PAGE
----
This Forbes article provides a brief biographical sketch of Justice Roberts. It gives us a money-quote on how he became one of the nation's best appellate advocates in the nation's highest court.
When Roberts was preparing an oral argument, he would write down -- usually longhand, using a pen and a legal pad -- hundreds of questions that he might conceivably be asked. He'd ponder and refine the answers in his mind. Then he'd write the questions on flash cards, shuffle them, and test himself, so he'd be prepared to answer any question in any order.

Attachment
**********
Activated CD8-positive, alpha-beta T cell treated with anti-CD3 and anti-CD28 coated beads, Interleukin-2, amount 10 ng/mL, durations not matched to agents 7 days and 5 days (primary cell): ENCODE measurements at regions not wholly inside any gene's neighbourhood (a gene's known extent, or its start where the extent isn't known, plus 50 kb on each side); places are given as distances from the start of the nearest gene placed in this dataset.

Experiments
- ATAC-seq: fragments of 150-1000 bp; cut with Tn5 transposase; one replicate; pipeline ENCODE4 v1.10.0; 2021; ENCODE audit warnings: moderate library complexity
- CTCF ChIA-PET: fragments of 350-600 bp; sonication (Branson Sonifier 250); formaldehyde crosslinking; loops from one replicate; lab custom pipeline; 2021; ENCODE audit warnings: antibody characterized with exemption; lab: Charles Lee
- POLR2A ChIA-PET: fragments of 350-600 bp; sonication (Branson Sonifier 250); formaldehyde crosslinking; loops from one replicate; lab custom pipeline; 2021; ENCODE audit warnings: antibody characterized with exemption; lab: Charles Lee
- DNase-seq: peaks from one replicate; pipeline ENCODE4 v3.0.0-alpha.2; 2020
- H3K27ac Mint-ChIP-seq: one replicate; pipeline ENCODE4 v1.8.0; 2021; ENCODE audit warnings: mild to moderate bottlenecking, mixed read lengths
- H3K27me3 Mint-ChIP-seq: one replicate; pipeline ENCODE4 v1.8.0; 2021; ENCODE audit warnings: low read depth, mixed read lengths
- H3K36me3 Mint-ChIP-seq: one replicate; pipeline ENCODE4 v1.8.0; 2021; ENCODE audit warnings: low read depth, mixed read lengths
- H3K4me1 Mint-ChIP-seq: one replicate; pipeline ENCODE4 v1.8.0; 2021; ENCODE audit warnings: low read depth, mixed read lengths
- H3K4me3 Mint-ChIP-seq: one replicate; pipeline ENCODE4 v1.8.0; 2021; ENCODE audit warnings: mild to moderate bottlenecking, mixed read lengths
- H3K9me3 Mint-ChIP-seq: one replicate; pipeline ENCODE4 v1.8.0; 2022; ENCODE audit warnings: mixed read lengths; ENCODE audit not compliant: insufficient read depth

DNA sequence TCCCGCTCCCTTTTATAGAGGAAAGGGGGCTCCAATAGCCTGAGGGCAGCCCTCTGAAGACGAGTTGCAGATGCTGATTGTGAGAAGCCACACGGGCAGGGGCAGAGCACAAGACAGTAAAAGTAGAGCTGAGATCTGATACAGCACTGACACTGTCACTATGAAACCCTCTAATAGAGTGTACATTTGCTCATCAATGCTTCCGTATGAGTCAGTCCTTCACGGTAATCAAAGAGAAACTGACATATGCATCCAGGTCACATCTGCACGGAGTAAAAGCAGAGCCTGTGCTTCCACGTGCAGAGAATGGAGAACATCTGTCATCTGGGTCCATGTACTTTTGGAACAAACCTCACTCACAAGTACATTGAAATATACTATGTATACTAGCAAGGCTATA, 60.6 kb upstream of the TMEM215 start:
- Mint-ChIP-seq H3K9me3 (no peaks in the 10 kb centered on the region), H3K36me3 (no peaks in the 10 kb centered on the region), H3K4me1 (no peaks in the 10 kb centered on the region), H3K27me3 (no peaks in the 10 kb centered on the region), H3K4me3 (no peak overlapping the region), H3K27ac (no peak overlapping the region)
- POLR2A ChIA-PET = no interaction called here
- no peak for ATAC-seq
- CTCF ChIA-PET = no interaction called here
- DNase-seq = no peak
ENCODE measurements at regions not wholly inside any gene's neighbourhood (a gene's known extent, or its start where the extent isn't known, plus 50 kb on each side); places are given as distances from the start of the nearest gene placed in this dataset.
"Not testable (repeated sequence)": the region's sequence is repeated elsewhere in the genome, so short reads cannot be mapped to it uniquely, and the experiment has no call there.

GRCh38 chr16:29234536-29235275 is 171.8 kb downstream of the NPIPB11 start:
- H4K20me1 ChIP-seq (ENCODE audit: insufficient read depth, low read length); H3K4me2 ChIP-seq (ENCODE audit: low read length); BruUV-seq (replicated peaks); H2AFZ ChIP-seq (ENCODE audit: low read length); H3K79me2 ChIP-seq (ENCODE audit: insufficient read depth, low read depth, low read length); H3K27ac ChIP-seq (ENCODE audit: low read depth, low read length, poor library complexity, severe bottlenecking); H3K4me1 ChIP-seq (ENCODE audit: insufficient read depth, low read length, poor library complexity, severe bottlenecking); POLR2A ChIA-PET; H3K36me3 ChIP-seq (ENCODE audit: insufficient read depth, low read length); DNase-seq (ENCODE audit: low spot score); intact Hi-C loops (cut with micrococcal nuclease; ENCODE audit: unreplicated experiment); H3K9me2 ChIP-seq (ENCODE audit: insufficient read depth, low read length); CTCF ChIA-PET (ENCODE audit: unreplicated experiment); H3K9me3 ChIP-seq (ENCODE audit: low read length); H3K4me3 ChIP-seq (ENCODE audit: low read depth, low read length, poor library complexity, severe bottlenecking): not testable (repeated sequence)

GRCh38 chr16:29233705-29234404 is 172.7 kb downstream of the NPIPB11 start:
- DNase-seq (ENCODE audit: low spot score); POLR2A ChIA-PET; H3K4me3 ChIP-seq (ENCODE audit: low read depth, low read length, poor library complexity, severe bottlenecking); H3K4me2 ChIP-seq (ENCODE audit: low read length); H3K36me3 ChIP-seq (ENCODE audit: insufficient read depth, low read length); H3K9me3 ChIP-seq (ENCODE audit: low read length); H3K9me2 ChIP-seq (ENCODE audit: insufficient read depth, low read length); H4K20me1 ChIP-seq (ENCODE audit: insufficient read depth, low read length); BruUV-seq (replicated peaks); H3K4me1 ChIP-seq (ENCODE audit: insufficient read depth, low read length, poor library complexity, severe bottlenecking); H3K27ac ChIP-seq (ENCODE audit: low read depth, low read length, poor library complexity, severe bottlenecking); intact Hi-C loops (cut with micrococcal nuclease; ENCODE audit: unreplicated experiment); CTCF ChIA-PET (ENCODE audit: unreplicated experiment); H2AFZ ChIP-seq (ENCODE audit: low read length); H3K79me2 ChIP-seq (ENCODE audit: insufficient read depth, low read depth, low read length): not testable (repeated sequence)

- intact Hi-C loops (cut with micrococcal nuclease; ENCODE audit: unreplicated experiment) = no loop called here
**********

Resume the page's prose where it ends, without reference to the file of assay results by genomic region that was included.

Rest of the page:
In a talk to oral advocates in 2004, Roberts urged them to approach their craft with the mindset of a medieval stonemason. "Those masons -- the ones who built the great cathedrals -- would spend months meticulously carving the gargoyles high up in the cathedral," he told them, "gargoyles that when the cathedral was completed could not even be seen from the ground below. The advocate ... must meticulously prepare, analyze, and rehearse answers to hundreds of questions, questions that in all likelihood will actually never be asked by the Court. The medieval stonemasons did what they did because, it was said, they were carving for the eye of God ... The advocate who stands before the Supreme Court ... also needs to infuse his craft with a higher purpose. He must appreciate that what happens here, in mundane case after mundane case, is extraordinary -- the vindication of the rule of law -- and that he as the advocate plays a critical role in the process."